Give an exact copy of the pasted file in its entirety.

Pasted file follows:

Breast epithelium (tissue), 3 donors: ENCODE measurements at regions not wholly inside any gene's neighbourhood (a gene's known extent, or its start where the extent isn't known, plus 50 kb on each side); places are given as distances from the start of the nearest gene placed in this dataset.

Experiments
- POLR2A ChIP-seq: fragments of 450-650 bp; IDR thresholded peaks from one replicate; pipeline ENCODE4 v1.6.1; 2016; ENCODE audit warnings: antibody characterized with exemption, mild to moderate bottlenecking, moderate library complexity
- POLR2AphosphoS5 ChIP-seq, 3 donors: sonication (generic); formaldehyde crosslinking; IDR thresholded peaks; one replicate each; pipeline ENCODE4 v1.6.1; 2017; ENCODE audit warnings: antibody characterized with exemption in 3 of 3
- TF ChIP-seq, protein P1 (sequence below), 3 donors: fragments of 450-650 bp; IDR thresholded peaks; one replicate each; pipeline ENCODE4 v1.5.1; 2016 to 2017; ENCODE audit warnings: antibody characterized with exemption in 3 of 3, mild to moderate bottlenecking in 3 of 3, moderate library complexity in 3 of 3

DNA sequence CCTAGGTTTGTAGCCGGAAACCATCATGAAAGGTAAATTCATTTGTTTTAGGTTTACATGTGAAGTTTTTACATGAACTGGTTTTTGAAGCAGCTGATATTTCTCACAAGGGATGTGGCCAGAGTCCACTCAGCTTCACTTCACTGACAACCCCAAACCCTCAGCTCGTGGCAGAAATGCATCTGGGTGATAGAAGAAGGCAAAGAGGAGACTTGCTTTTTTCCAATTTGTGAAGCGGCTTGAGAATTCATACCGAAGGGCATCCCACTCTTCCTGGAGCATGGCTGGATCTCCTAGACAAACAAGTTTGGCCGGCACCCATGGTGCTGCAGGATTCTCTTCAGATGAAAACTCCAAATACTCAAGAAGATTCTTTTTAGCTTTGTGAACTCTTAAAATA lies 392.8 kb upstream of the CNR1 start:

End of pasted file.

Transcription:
Breast epithelium (tissue), 3 donors: ENCODE measurements at regions not wholly inside any gene's neighbourhood (a gene's known extent, or its start where the extent isn't known, plus 50 kb on each side); places are given as distances from the start of the nearest gene placed in this dataset.

Experiments
- POLR2A ChIP-seq: fragments of 450-650 bp; IDR thresholded peaks from one replicate; pipeline ENCODE4 v1.6.1; 2016; ENCODE audit warnings: antibody characterized with exemption, mild to moderate bottlenecking, moderate library complexity
- POLR2AphosphoS5 ChIP-seq, 3 donors: sonication (generic); formaldehyde crosslinking; IDR thresholded peaks; one replicate each; pipeline ENCODE4 v1.6.1; 2017; ENCODE audit warnings: antibody characterized with exemption in 3 of 3
- TF ChIP-seq, protein P1 (sequence below), 3 donors: fragments of 450-650 bp; IDR thresholded peaks; one replicate each; pipeline ENCODE4 v1.5.1; 2016 to 2017; ENCODE audit warnings: antibody characterized with exemption in 3 of 3, mild to moderate bottlenecking in 3 of 3, moderate library complexity in 3 of 3

DNA sequence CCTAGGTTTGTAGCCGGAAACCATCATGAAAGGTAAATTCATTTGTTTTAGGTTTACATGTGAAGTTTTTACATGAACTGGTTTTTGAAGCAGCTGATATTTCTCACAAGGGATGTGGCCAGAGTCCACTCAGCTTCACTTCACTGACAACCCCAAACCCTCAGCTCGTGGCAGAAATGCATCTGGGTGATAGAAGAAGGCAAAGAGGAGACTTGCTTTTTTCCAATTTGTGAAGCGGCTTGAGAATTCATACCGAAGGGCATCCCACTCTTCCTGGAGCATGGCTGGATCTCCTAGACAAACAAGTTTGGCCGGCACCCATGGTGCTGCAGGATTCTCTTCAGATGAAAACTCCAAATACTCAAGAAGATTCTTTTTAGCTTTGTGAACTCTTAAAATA lies 392.8 kb upstream of the CNR1 start: